In Fiscal Year 2019 alone, nearly $225 million was taken from borrowers’ Social Security benefits. Taking these payments deprives distressed borrowers of money they need for food, housing, medication, and other life necessities, and makes their financial hardship even more extreme. As detailed in this NCLC report, eliminating this cruel offset is critically important. President-Elect Biden’s promise demonstrates a recognition that it is important for borrowers to be able to keep these vital safety net payments.
Of course, Social Security payments are not the only benefits that need to be protected. As NCLC has advocated for years, the seizure of the Earned Income Tax Credit (EITC) and the Child Tax Credit, causes families extreme hardship that can have an intergenerational impact. Taking the EITC in particular is a counterproductive policy as it is one of the most successful anti-poverty programs in the country.
Promises to Fix Abusive Servicing
The promise (on page 86): “[I will e]nd federal contracts with loan servicers with a pattern of misleading or mistreating student loan borrowers.”
Servicer misconduct has impacted the ability of millions to access the full benefits promised to federal student loan borrowers. Numerous lawsuits have been filed by federal and state regulators as well as private borrowers, alleging that servicers have provided misinformation to student loan borrowers—steering borrowers in distress away from income-based repayment plans or administrative discharges and instead into forbearance, where their interest can accrue. Servicers have also been accused of providing borrowers with erroneous information regarding whether their repayment plan and employment put them on track for Public Student Loan Forgiveness.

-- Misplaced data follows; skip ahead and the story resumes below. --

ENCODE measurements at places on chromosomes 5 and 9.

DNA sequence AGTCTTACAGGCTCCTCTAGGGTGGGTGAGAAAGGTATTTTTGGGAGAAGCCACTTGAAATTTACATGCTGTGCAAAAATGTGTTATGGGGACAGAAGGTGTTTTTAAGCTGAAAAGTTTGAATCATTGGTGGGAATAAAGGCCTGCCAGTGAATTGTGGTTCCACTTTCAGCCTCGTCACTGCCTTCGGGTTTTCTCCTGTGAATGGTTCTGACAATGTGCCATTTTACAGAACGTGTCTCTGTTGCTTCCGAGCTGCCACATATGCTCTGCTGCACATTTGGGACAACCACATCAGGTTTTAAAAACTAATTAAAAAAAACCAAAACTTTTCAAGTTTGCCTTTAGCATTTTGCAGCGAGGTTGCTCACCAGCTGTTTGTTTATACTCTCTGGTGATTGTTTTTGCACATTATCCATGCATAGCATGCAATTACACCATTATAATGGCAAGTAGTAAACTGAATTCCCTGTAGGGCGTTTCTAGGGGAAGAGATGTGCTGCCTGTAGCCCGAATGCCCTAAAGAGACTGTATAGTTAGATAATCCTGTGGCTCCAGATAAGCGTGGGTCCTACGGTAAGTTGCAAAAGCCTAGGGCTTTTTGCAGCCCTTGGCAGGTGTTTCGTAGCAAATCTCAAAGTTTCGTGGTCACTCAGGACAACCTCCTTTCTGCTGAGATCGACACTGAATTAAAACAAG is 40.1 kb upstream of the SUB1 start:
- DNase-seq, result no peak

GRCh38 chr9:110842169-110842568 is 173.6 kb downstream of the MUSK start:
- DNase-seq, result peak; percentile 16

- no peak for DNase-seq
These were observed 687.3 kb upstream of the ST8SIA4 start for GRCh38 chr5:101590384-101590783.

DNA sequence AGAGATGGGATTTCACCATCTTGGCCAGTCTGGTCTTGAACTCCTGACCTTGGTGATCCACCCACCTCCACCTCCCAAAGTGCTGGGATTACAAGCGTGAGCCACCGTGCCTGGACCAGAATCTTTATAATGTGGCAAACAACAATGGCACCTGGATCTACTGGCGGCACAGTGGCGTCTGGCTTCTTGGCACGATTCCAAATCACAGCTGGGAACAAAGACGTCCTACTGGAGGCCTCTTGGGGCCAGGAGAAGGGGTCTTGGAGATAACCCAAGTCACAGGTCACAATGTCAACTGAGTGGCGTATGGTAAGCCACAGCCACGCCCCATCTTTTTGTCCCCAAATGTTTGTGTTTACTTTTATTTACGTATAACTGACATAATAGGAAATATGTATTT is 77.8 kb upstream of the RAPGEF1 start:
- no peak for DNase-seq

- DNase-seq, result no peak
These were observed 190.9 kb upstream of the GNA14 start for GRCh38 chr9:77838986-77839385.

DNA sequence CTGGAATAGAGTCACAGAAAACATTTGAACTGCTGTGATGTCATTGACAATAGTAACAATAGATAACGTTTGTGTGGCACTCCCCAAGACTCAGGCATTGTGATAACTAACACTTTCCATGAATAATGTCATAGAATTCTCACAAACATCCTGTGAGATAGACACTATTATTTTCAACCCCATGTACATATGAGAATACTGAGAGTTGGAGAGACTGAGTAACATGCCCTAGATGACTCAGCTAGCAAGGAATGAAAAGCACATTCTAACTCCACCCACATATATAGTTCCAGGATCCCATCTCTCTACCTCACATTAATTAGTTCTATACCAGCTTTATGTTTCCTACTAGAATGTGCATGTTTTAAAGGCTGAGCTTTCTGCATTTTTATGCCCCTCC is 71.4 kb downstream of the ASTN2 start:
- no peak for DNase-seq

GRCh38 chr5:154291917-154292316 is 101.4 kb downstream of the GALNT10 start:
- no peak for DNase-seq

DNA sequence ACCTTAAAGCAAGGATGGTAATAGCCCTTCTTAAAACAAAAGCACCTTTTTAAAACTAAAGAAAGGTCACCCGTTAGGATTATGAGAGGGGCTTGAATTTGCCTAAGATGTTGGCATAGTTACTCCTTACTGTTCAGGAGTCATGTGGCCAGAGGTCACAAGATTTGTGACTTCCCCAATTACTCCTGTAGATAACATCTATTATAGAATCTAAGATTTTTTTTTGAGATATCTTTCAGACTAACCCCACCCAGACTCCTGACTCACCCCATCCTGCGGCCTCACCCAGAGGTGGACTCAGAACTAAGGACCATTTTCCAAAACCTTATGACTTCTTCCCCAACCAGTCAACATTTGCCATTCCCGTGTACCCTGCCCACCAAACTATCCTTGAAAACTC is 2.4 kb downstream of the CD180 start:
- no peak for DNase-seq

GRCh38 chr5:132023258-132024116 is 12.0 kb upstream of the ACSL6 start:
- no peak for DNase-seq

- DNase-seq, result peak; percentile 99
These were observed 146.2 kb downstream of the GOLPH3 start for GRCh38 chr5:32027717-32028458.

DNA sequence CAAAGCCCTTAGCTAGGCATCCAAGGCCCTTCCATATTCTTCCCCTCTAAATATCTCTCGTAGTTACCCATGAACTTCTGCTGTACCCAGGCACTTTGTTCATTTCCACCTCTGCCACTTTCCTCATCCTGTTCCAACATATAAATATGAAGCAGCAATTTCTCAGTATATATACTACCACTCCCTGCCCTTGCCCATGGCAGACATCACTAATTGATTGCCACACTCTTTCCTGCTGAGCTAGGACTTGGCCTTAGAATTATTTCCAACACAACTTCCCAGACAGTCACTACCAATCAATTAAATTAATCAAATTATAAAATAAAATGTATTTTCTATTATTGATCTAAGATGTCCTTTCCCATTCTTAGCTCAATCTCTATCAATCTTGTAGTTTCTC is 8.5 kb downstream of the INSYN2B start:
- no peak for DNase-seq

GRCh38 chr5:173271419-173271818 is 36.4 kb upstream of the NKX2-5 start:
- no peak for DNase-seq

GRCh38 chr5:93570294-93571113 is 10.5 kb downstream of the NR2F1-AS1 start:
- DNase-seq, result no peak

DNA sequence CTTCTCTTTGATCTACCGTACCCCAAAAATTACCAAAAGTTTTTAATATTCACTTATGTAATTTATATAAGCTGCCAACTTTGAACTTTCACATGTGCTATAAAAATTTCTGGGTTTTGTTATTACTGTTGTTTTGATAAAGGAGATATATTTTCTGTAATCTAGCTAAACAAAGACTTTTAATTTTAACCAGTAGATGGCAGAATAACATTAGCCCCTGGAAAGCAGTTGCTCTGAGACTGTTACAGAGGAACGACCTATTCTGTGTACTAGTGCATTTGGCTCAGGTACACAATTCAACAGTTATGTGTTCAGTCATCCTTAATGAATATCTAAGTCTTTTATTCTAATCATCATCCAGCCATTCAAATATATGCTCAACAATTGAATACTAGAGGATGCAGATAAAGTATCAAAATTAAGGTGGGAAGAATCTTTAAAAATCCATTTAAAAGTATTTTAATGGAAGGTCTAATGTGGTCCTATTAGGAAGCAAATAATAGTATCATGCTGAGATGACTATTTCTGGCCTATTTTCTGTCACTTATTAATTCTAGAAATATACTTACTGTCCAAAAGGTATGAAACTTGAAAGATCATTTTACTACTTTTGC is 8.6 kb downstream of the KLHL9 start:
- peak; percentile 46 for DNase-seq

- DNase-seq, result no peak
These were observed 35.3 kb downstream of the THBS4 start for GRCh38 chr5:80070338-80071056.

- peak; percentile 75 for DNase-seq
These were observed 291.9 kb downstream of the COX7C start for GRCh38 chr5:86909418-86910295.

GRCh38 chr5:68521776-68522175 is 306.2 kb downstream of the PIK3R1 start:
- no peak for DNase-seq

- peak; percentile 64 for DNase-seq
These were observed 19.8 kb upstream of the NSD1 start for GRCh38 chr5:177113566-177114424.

These errors cause borrowers to pay more for longer and cheat borrowers out of the loan cancellation they deserve. Holding these companies accountable will help ensure that the needless confusion and distress servicers have created will not reach future borrowers. In addition to ending contracts with servicers, President-Elect Biden needs to ensure that borrowers who have been harmed by servicer misconduct are provided full restitution.
Promise to Make Student Loans Dischargeable in Bankruptcy
The promise: “[I will] [e]nd the absurd rules that make it nearly impossible to discharge student loan debt in bankruptcy.” Reiterated here: “[I will] [c]rack down on private lenders profiteering off of students and allow individuals holding private loans to discharge them in bankruptcy. In 2015, the Obama-Biden Administration called for Congress to pass a law permitting the discharge of private student loans in bankruptcy. As president, Biden will enact this legislation.”